Not in Control

I’m trying to plan a wedding in the middle of a global pandemic.

It’s going about as well as you might expect.

It’s overwhelming to try and make plans when everything is so uncertain. I have no idea what’s going to happen next, so how can I possibly make decisions about things that are happening a month or two or six in the future? I often feel paralyzed by indecision, helpless in the midst of my constant (and sometimes crippling) anxiety.

Decisions are hard in times like this. Some of you, like me, are planning weddings, and as you try to decide when and where and with how many people to celebrate your marriage, you’re hemmed in by restrictions you never would have imagined six months ago. Some of you are expecting babies and are facing a completely different set of choices than you would have dealt with a year ago. Some of you are trying to decide what to do about school for your children this year, and none of the options you’re faced with seem ideal for your family. And on top of all of that, in all these decisions, the circumstances are changing so rapidly it seems like as soon as we make a decision, everything changes again and we have to start from scratch.

The decisions are different, but the anxiety is the same: how can I possibly make a decision when everything might change in a few weeks or months anyway?

Our stress levels have never been higher. And yet, as I’ve been examining my own life over the past couple of months, I’ve come to a realization: my life hardly resembles the valley of hardship my anxiety is making it out to be.

Oh, a lot of my plans have fallen through. I’m a little more budget-conscious than I was before all of this, and I’ve had to cut my wedding down to less than a quarter of the original guest list. But I’m still eating regularly. I’m still living in a comfortable home, a home which people one hundred years ago (and in many parts of the world today) would consider luxurious. I still have a supportive and loving fiancé, and despite our wedding looking much different than what we had originally envisioned, I still get to marry him this fall and spend the rest of my life with him.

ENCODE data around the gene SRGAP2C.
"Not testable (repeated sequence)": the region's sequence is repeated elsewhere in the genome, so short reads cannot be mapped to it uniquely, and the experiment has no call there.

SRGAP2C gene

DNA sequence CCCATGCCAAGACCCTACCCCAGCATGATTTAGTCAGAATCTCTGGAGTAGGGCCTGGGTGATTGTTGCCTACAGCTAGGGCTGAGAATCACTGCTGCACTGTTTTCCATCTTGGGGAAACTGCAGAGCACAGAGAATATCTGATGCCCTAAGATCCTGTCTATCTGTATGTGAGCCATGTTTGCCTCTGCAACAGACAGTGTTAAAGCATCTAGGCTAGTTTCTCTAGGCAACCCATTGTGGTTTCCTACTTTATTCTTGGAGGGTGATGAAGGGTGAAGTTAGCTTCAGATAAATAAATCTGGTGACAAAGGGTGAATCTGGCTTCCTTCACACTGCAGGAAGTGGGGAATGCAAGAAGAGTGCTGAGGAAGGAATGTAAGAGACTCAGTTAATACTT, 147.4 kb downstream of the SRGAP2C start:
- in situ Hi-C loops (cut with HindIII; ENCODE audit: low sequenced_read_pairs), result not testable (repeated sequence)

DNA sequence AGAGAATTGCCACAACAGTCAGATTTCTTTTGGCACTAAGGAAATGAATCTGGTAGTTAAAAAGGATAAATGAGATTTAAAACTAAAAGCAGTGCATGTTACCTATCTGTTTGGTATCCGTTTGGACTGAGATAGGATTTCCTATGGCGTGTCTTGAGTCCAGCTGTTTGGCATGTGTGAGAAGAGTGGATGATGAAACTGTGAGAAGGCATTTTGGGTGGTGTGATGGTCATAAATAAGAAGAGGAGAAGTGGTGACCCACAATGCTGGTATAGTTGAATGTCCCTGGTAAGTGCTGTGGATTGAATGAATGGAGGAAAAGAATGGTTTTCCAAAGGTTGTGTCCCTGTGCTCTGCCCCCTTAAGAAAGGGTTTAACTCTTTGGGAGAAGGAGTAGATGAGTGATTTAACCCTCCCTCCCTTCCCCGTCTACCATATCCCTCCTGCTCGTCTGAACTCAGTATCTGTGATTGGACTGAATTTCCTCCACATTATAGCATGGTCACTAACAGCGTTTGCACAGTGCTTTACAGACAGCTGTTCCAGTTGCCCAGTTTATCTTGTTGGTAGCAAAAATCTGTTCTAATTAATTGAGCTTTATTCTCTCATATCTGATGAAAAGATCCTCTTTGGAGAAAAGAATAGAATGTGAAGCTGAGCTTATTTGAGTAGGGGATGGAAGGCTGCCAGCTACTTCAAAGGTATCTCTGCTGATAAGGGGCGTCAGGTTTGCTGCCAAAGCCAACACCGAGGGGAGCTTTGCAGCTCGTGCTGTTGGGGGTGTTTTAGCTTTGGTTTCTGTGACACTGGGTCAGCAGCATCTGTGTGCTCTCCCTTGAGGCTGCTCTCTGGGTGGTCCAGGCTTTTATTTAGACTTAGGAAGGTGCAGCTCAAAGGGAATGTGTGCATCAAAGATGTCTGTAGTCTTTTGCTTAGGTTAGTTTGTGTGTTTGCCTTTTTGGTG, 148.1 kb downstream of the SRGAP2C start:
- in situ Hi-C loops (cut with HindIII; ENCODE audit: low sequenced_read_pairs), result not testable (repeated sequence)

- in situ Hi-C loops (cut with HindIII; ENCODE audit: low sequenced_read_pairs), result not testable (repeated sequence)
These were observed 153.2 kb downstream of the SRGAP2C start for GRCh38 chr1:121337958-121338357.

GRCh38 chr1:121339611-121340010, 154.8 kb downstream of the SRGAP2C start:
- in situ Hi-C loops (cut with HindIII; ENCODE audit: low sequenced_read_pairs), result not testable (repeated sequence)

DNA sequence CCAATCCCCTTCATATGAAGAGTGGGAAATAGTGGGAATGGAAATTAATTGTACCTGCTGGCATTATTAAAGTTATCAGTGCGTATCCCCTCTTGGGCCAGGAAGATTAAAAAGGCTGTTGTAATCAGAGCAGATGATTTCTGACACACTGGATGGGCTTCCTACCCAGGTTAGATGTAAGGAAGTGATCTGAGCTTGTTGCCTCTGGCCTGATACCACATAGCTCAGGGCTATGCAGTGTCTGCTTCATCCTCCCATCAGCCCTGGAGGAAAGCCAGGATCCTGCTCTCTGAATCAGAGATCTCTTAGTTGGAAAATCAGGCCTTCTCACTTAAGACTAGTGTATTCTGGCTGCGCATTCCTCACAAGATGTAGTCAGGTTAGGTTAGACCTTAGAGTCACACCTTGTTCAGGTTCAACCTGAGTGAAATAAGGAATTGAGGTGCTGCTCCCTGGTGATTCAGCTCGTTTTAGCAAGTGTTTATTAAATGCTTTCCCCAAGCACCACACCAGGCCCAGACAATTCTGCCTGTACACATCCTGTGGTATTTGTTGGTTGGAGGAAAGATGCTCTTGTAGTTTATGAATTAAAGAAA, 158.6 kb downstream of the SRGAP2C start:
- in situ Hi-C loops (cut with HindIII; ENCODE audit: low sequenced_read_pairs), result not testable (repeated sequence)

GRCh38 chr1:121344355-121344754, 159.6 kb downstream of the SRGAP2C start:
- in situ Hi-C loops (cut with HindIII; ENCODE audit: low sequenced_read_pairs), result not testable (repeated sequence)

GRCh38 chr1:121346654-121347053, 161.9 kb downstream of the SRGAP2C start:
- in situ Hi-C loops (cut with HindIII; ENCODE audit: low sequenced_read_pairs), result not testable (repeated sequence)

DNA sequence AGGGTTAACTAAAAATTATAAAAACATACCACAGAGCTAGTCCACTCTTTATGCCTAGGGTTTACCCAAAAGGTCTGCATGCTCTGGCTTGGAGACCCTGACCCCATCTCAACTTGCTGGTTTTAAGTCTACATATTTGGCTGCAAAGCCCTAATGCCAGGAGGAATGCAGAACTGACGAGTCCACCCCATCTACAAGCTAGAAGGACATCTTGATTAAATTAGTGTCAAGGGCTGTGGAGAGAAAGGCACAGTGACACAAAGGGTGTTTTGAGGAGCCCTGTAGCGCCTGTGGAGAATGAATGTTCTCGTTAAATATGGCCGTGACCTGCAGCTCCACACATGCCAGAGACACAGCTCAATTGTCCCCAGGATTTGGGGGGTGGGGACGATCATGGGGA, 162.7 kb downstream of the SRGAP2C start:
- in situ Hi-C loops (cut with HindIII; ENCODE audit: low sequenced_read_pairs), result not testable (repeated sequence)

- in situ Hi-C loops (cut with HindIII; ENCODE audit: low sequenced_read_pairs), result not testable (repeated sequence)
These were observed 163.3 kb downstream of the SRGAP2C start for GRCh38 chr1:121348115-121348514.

I realize there are many, many people who have suffered physically, financially, and emotionally during this upheaval. But today I’m speaking to the people like me—people who, despite not being plunged into poverty nor being in any serious danger, are dealing with a level of anxiety that is making this year one of the most challenging we’ve ever experienced.

So—why? If my life is, by all measurable standards, still pretty good, why am I so tense and on edge? And why are you?

It’s because life is uncertain, of course. I’m anxious and stressed because I can’t predict what’s coming next, because I can’t make plans and trust that they’ll come to pass.

Rational, isn’t it—to be anxious because life is unpredictable?

Well, it would be. Except—that’s the way life has always been.